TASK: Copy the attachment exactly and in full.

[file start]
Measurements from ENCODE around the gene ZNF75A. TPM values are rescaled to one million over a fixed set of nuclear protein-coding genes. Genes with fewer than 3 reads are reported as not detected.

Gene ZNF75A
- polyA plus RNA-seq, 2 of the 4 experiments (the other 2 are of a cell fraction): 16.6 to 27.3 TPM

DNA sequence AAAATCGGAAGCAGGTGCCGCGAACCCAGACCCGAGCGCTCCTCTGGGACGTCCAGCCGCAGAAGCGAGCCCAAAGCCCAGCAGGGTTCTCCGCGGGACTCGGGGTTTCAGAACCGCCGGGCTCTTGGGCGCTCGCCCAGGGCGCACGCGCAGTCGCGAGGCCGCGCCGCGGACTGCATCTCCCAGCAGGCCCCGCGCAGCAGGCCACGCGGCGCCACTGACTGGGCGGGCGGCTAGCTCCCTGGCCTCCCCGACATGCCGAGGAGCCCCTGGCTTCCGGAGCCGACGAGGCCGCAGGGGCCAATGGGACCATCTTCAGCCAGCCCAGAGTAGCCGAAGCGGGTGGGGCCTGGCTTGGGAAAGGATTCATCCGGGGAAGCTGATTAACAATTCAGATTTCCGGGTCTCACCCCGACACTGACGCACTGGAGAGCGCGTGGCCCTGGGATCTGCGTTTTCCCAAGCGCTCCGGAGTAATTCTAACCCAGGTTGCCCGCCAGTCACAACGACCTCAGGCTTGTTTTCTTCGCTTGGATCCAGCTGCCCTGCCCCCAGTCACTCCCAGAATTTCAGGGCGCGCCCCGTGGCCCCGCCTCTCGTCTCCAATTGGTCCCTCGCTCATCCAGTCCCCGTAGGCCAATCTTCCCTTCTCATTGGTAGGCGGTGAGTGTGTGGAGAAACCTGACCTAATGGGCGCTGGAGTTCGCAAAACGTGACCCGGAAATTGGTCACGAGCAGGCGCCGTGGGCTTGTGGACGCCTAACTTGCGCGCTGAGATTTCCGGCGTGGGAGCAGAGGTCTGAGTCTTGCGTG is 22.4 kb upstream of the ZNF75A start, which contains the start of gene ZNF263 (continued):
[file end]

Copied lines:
Measurements from ENCODE around the gene ZNF75A. TPM values are rescaled to one million over a fixed set of nuclear protein-coding genes. Genes with fewer than 3 reads are reported as not detected.

Gene ZNF75A
- polyA plus RNA-seq, 2 of the 4 experiments (the other 2 are of a cell fraction): 16.6 to 27.3 TPM

DNA sequence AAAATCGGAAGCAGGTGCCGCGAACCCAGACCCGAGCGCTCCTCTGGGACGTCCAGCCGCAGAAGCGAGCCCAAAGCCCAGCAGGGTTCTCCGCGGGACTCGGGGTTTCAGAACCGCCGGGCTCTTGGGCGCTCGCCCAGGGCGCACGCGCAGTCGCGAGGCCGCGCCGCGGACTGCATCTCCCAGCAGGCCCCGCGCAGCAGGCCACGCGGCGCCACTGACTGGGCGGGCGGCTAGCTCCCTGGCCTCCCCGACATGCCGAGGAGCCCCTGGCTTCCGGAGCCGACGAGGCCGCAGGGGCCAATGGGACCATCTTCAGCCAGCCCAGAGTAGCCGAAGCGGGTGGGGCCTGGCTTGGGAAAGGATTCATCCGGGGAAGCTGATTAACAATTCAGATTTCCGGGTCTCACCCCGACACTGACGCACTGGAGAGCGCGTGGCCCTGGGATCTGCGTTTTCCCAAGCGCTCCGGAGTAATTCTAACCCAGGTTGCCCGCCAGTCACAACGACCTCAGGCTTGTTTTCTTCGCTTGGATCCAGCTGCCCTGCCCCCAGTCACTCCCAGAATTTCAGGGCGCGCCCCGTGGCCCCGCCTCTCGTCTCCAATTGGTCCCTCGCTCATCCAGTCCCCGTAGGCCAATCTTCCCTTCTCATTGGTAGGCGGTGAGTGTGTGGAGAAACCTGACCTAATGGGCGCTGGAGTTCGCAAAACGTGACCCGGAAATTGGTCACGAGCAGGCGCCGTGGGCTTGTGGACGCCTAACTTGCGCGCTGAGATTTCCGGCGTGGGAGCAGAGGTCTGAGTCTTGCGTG is 22.4 kb upstream of the ZNF75A start, which contains the start of gene ZNF263 (continued):